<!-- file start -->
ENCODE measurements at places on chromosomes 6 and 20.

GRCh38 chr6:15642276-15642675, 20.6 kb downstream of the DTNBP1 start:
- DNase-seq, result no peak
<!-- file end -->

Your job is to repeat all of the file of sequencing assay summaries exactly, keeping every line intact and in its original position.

ENCODE measurements at places on chromosomes 6 and 20.

GRCh38 chr6:15642276-15642675, 20.6 kb downstream of the DTNBP1 start:
- DNase-seq, result no peak